would you or wouldnt you?

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polly

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I have a baby chin nethie and it doesn't have a front foot! its not been groomed off by the mum its just a little round stump where its foot should be. The reason i know its not been overgroomed is because you can see 3 tiny claws coming through on its stump.

So my questionsare would you or would you not keep this? would you be able to breed with it or would the deformitybreed through?
 

BlueGiants

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Tough decision... I would definitely NOT breed it. Too much stress on the body, worrying about excess weight if it's a doe, might not be able to properly mount if it's a buck. You also don't know if it was the result of genetic abnormalities, the intrauterine environment, or a chromosomal abnormality. Why take a chance.

As to keeping the kit, I can see a lot of problems in the first few weeks alone. Not being able to move around, find a nipple, compete with siblings. It will take a lot of extra work on your part to keep him on track with siblings or on a normal growth pattern. As an adult, he will need a special home with consideration for his handicap. But I expect that he would learn to move around pretty well on one front leg.
 

clevername

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BlueGiants wrote:
As an adult, he will need a special home with consideration for his handicap. But I expect that he would learn to move around pretty well on one front leg.
I've noticed that the special needs bunnies (kits missing an ear, tail, toe whatever) seem to go quicker as pets for some reason. People just seem to have a soft spot for that little bunny who needs extra love. :)

If he has the will to keep up with his brothers and sisters I'd give him a sporting chance. Maybe even foster him to a smaller litter if you have one available?

But, as everyone has already pointed out, you can't be sure this is or isn't genetic deformity so I would definitely refrain from breeding him. I'd probably even go as far as making a note in my records that his mom and dad threw this type of kit. If this issue pops up again in one of their other litters we'll know something is up.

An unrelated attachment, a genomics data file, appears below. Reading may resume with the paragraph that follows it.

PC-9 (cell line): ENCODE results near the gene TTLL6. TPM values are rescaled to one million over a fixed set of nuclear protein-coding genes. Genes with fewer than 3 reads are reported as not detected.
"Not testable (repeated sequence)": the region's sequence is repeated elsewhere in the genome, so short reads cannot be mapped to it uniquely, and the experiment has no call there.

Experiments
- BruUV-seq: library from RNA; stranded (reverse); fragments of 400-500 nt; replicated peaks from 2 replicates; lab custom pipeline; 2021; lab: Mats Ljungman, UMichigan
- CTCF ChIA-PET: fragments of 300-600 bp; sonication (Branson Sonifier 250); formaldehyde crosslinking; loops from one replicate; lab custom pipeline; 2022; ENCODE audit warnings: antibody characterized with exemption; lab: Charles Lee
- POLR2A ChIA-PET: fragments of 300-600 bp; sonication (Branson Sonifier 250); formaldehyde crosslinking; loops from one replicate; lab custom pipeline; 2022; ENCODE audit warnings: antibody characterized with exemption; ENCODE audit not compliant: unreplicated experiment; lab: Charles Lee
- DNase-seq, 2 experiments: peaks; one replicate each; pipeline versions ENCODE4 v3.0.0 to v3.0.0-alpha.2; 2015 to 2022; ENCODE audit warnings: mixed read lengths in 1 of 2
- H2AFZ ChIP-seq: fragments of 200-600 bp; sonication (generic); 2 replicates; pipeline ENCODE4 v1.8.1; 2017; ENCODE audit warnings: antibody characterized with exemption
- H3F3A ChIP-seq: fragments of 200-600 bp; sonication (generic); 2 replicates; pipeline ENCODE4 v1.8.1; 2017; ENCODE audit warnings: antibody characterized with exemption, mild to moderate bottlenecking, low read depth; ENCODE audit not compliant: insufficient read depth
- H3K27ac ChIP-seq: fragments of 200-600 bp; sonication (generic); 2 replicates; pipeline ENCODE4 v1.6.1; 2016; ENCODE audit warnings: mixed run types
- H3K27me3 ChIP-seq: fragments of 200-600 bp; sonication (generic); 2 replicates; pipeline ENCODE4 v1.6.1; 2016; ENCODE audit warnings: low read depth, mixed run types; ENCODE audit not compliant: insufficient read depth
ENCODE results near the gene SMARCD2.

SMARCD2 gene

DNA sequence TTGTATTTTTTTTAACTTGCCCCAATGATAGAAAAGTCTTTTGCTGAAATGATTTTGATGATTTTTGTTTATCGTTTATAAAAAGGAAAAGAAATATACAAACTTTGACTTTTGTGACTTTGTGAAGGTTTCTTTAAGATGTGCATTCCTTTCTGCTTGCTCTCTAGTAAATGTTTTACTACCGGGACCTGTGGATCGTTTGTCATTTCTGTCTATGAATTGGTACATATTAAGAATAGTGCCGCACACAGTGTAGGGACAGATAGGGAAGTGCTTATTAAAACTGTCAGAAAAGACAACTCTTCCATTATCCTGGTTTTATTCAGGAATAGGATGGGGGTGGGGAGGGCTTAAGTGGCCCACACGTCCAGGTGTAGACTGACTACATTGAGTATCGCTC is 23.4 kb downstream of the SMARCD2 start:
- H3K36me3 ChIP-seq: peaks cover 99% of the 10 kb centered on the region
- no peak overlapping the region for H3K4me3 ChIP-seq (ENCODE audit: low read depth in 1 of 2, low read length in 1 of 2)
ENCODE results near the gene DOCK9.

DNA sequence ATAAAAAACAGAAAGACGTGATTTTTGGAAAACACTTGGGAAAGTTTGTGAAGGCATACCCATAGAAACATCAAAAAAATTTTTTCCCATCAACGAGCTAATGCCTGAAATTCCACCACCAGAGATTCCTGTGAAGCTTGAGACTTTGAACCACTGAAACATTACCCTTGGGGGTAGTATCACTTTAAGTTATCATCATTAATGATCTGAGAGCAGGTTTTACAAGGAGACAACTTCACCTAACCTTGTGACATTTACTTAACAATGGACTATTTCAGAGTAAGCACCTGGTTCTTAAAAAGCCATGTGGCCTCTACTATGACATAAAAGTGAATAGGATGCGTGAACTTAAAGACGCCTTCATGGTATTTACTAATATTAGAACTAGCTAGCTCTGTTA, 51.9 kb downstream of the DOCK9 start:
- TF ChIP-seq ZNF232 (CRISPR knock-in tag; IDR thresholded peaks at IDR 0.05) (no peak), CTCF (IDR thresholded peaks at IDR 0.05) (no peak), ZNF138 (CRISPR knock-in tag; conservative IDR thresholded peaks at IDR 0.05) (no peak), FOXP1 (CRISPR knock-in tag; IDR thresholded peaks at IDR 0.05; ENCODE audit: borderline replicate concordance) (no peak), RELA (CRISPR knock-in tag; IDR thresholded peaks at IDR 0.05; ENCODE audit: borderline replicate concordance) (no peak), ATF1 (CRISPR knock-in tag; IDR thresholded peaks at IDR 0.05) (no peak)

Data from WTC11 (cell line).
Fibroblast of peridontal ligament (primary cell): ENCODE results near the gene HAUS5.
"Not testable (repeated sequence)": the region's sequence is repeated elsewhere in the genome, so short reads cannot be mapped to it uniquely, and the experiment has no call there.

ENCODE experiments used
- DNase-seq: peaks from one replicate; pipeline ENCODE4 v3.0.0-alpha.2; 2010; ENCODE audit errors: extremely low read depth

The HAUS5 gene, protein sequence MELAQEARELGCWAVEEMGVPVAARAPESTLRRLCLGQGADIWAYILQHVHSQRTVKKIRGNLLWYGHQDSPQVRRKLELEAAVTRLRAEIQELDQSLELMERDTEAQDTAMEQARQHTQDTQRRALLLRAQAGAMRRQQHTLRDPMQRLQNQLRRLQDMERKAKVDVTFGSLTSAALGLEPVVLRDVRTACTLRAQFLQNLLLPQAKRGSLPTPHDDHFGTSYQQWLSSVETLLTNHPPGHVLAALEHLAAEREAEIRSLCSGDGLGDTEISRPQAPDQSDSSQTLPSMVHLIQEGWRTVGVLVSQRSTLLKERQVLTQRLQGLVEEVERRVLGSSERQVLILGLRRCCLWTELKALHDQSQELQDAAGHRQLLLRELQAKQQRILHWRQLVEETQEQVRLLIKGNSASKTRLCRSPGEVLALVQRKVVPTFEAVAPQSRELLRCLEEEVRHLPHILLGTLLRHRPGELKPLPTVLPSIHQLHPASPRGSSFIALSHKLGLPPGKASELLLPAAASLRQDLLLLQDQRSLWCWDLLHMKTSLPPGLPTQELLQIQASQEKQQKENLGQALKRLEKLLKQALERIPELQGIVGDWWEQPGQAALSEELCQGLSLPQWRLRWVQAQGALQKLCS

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I had a litter of hamsters years ago.
I read that you are not supposed to go near or bother the babies or the mother will eat them. I left everything alone until the 5th day when I peeked at the babies.

I was horrified. One of the strings of the cotton like nesting material was wrapped around the foot of one of the babies. The foot was all shriveled and dried up as the blood supply had been cut off.

I picked up the baby and removed the string and within a few days the foot just dropped off.
I worried and worried about that baby and how it would ever make it with it's front foot gone.

Well it was surprising. that baby did everything his sibs did including run on a wheel, stuff his cheeks etc. ; he behaved in a totally normal manner and had a wonderful life.

it is true that people often will adopt an animal with a disability soI would try to find him a home and he probably will have a good life and not even be aware that he has no foot
 

polly

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Thanks guys I was thinking not breeding with it was the way to go. its only its paw that is not fully formed well more like its toes. At first we thought overgrooming but Pads is a good mum and then I could see little claws coming through.

I will take a picture today so you can see it just out of interest. He is quite lucky as its only a litter of 2 (nethies being what they are lol) as they are so young I was thinking f keeping it in the nest until they start wandering just so it keeps its litter mate warm. Have to say its thriving though :) very fat belly lol.
 

Flashy

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Aaaaaaaaaaaaaaaaaaaaaaaaaaaaaaaaaaaaaaaaaaaaaaaaaaaaaaaaaw! A Tripod :D
 

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